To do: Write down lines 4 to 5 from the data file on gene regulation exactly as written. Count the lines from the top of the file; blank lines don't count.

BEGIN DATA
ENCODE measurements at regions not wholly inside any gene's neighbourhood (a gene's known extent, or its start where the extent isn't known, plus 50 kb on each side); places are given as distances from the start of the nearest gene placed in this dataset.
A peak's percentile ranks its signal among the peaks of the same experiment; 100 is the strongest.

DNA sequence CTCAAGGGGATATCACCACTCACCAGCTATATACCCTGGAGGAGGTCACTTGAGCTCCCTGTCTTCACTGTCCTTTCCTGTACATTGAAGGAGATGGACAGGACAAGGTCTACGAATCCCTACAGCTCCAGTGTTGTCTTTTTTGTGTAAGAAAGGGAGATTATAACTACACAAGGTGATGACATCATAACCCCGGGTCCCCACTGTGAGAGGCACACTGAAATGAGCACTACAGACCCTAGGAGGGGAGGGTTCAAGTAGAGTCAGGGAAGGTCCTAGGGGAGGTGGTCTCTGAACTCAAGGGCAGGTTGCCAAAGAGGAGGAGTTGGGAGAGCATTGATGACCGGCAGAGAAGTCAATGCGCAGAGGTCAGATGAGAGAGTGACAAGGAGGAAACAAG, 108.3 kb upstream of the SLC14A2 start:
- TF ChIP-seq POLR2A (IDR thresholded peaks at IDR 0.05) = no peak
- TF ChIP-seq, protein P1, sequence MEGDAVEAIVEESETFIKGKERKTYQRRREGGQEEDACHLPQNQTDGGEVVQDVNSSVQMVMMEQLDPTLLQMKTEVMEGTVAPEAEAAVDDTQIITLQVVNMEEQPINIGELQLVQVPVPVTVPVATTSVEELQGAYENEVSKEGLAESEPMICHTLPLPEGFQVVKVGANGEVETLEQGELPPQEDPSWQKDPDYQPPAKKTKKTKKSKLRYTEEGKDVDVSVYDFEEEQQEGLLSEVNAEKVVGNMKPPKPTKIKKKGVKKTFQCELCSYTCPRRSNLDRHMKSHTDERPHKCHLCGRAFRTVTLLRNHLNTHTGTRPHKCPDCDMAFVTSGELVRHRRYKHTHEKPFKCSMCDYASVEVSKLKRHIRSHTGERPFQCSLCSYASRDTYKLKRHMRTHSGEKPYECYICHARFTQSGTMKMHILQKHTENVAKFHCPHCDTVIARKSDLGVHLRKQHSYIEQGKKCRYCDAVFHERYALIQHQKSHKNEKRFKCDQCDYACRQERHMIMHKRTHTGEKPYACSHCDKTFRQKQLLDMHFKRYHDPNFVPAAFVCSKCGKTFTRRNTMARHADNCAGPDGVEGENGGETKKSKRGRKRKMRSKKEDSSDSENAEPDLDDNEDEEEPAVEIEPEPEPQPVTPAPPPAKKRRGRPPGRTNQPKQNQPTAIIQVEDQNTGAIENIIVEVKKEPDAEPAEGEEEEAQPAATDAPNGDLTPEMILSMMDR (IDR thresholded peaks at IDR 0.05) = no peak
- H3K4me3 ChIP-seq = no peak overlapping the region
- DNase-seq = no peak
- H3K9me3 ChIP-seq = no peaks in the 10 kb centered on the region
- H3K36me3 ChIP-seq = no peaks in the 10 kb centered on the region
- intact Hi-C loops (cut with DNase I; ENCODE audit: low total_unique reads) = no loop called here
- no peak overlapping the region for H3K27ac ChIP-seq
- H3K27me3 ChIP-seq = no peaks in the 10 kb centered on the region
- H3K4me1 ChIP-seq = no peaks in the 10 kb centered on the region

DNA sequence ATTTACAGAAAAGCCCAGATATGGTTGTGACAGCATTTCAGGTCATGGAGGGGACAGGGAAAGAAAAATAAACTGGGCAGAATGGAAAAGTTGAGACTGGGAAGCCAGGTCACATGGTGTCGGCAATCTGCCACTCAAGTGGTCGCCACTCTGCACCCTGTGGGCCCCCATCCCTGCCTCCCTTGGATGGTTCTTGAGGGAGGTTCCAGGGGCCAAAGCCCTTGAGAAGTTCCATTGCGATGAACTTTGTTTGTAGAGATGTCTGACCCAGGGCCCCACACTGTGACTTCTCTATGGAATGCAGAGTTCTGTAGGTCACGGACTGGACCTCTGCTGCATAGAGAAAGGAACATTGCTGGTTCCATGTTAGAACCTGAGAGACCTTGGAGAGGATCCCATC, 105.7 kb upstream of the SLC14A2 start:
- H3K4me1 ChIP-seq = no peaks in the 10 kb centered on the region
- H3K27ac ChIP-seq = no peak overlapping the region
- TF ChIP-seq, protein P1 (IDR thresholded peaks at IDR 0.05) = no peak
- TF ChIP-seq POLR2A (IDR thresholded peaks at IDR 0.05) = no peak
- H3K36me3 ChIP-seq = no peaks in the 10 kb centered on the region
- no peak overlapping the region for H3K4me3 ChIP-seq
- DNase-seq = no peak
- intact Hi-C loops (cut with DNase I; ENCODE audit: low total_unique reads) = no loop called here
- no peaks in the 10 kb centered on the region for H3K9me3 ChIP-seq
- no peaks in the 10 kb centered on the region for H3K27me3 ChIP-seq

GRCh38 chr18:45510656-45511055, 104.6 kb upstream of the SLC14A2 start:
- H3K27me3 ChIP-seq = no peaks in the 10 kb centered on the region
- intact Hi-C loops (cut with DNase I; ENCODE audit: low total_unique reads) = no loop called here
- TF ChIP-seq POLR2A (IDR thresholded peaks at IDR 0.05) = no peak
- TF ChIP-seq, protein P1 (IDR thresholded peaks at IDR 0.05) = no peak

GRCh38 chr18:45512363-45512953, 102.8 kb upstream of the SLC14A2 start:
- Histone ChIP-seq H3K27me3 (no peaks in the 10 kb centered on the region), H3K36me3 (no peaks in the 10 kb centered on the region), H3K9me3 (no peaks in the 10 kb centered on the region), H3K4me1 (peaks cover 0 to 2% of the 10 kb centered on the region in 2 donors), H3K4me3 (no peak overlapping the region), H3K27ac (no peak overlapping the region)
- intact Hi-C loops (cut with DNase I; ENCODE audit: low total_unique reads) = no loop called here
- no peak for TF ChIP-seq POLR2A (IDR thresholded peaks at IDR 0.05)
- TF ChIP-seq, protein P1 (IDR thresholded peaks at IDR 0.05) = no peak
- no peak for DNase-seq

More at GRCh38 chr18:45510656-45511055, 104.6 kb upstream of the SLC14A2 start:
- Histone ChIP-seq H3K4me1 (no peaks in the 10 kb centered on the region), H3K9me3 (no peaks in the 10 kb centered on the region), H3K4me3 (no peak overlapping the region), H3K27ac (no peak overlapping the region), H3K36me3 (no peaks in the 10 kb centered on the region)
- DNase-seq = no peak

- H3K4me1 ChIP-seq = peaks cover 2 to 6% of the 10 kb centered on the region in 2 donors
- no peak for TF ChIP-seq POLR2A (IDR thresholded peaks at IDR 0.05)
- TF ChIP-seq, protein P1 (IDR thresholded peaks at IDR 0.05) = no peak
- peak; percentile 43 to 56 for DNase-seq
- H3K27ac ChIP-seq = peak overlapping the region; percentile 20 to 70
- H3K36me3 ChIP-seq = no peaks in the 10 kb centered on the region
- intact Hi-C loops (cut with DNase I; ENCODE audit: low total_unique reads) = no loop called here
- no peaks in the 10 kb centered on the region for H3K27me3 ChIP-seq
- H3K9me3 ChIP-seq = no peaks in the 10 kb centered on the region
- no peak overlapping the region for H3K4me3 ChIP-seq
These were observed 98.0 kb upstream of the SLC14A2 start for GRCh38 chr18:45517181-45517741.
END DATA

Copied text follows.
- TF ChIP-seq POLR2A (IDR thresholded peaks at IDR 0.05) = no peak
- TF ChIP-seq, protein P1, sequence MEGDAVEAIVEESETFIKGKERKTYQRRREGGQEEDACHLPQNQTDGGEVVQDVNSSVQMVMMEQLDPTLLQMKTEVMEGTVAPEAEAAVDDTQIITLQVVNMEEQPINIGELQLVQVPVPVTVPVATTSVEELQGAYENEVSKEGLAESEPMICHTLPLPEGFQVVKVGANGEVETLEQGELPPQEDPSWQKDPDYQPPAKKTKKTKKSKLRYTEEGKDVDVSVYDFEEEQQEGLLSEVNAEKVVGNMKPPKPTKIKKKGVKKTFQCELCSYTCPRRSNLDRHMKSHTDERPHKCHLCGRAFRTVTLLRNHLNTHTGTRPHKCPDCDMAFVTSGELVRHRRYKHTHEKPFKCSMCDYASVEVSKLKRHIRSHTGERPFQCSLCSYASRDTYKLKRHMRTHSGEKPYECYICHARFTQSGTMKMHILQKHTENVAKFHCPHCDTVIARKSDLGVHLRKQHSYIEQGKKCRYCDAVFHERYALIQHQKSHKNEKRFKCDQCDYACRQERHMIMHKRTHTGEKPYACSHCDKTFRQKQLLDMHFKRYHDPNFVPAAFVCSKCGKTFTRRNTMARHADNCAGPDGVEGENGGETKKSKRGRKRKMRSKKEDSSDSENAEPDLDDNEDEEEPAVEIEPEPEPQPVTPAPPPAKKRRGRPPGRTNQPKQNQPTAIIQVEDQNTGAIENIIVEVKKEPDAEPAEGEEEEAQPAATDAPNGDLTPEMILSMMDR (IDR thresholded peaks at IDR 0.05) = no peak